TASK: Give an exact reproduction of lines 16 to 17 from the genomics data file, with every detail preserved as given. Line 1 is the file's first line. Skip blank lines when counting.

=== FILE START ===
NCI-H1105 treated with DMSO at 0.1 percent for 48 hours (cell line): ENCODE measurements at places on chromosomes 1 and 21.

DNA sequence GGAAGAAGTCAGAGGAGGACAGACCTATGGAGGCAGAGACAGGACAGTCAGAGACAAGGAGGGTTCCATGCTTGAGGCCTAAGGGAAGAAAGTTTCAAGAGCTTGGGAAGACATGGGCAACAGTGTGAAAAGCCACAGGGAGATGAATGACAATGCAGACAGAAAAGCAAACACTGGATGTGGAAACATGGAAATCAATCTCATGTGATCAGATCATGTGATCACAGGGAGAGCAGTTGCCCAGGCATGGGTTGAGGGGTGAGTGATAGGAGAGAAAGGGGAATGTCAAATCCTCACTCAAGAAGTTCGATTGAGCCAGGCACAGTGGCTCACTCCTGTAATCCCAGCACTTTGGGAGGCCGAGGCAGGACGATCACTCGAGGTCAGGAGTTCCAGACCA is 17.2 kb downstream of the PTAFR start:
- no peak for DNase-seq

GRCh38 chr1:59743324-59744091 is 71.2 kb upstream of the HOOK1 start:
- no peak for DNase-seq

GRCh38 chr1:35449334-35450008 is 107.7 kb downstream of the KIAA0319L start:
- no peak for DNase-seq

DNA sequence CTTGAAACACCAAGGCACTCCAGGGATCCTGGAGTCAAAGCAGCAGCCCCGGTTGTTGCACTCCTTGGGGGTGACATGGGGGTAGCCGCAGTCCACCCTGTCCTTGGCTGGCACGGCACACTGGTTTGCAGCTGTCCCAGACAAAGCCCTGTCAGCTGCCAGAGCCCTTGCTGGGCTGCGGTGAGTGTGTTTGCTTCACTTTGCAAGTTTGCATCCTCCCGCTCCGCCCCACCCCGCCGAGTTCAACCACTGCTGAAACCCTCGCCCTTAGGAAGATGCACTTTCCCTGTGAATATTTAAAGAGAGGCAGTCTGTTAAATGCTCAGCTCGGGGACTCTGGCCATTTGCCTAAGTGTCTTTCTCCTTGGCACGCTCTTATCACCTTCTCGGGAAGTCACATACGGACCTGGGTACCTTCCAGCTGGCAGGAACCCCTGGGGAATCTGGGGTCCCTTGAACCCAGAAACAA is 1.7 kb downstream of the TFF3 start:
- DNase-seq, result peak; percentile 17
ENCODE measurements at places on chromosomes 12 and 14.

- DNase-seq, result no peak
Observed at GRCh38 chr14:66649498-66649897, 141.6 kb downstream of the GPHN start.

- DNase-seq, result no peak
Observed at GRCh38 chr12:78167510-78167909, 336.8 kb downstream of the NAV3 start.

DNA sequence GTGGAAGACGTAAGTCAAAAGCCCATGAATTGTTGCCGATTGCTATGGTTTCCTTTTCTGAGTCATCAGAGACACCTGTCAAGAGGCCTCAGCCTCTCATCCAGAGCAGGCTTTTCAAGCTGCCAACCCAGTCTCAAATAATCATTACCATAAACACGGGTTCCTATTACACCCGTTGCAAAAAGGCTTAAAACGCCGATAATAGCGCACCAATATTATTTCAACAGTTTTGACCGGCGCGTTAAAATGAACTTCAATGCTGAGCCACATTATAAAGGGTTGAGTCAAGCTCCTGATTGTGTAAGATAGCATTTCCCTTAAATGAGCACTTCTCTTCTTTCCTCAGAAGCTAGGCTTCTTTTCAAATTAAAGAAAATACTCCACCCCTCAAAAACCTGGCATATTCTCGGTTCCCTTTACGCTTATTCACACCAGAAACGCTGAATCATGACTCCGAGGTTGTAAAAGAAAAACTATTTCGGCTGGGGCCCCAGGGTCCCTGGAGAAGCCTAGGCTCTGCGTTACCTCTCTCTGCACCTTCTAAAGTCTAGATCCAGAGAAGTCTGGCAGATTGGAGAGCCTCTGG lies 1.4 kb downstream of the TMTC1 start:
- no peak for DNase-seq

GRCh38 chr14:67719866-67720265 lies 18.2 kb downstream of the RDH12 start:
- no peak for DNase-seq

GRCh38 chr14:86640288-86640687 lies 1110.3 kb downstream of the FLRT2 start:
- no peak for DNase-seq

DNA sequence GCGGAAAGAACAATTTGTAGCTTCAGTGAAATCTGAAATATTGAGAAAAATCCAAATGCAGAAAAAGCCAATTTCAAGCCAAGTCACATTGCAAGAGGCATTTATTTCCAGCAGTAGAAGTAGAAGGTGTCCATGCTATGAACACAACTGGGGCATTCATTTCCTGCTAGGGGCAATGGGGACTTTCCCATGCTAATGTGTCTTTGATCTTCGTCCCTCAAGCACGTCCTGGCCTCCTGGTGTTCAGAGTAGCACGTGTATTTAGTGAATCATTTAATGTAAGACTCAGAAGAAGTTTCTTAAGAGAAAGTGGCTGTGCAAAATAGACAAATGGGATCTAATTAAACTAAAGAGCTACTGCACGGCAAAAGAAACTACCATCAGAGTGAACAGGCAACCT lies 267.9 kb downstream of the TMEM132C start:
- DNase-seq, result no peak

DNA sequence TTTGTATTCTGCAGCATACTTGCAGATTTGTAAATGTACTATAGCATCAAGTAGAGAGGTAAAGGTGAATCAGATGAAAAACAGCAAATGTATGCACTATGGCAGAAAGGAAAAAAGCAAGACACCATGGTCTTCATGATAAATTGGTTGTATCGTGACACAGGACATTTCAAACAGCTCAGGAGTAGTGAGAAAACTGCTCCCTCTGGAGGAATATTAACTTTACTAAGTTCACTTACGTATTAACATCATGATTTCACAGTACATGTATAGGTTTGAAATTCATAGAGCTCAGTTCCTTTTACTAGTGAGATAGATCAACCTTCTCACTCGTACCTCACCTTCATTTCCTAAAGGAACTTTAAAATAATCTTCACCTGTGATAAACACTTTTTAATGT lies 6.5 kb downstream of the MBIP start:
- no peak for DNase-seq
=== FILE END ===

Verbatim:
- no peak for DNase-seq

GRCh38 chr14:67719866-67720265 lies 18.2 kb downstream of the RDH12 start: